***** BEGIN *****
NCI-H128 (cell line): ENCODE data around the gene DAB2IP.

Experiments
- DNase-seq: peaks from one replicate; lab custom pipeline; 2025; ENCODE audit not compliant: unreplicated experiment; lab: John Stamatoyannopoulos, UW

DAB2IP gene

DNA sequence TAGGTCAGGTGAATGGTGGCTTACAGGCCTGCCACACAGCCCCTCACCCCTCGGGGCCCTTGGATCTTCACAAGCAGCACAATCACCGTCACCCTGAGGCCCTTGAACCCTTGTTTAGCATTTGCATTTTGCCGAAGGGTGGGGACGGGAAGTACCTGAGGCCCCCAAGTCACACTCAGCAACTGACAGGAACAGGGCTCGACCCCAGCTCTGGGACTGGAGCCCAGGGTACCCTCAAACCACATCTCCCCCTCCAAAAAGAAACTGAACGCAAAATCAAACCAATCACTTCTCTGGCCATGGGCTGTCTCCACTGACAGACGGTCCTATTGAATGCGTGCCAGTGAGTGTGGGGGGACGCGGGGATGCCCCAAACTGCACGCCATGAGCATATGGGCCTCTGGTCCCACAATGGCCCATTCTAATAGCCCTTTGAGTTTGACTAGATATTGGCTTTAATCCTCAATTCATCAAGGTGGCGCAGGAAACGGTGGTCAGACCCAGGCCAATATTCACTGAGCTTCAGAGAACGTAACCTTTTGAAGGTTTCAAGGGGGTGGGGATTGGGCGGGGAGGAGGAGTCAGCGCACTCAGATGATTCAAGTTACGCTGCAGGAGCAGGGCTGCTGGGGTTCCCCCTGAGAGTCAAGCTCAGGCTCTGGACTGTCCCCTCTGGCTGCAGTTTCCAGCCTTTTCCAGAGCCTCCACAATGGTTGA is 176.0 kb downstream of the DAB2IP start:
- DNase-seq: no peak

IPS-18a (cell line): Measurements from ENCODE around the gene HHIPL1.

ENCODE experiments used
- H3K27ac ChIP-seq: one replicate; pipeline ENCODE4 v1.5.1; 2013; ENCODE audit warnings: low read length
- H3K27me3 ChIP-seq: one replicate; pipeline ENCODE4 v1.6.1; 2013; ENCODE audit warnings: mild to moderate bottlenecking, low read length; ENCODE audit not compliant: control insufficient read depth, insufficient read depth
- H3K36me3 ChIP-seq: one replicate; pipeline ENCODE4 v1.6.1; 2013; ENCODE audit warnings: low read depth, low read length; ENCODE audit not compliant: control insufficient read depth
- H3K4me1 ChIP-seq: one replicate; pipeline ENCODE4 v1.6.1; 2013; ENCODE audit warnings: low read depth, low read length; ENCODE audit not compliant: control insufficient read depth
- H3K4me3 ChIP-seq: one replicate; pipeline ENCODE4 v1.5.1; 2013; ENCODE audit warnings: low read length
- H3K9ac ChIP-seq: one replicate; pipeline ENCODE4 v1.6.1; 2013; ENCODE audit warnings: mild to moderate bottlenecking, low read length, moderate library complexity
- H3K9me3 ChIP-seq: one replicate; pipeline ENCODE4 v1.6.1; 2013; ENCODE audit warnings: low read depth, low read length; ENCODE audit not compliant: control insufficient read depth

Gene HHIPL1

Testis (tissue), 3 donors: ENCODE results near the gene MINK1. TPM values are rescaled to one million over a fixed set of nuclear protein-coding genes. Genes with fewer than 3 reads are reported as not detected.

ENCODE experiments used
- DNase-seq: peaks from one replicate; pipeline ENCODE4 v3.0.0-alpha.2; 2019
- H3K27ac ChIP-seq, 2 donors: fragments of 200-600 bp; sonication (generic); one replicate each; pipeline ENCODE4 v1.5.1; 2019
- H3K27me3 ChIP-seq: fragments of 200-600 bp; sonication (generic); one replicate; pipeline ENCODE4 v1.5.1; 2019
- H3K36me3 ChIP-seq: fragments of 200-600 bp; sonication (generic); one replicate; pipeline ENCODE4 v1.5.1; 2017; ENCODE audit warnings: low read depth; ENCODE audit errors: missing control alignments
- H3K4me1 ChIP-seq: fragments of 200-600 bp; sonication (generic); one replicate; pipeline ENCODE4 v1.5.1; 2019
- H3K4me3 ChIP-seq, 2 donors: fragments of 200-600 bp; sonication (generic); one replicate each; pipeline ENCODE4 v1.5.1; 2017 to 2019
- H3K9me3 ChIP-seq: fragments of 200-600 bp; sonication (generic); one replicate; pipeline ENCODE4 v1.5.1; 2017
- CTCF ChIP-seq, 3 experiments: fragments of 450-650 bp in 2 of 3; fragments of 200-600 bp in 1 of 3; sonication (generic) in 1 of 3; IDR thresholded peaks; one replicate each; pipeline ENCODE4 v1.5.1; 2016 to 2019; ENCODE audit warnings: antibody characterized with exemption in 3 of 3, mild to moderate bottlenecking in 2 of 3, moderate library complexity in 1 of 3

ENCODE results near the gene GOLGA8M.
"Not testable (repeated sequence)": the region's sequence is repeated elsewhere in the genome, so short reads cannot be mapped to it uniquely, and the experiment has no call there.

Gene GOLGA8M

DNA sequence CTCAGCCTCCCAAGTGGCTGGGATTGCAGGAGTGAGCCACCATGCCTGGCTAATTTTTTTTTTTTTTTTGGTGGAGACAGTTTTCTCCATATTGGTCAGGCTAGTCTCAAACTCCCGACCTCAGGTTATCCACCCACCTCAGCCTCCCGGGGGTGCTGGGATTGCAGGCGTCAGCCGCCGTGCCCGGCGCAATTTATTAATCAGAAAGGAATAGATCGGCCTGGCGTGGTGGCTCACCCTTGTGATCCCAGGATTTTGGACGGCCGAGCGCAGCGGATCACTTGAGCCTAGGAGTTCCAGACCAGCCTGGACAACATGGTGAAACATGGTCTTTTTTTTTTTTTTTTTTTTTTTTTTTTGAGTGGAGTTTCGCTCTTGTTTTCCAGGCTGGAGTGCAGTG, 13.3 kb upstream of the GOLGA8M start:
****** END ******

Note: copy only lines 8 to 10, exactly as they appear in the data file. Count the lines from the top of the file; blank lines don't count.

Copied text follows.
ENCODE experiments used
- H3K27ac ChIP-seq: one replicate; pipeline ENCODE4 v1.5.1; 2013; ENCODE audit warnings: low read length
- H3K27me3 ChIP-seq: one replicate; pipeline ENCODE4 v1.6.1; 2013; ENCODE audit warnings: mild to moderate bottlenecking, low read length; ENCODE audit not compliant: control insufficient read depth, insufficient read depth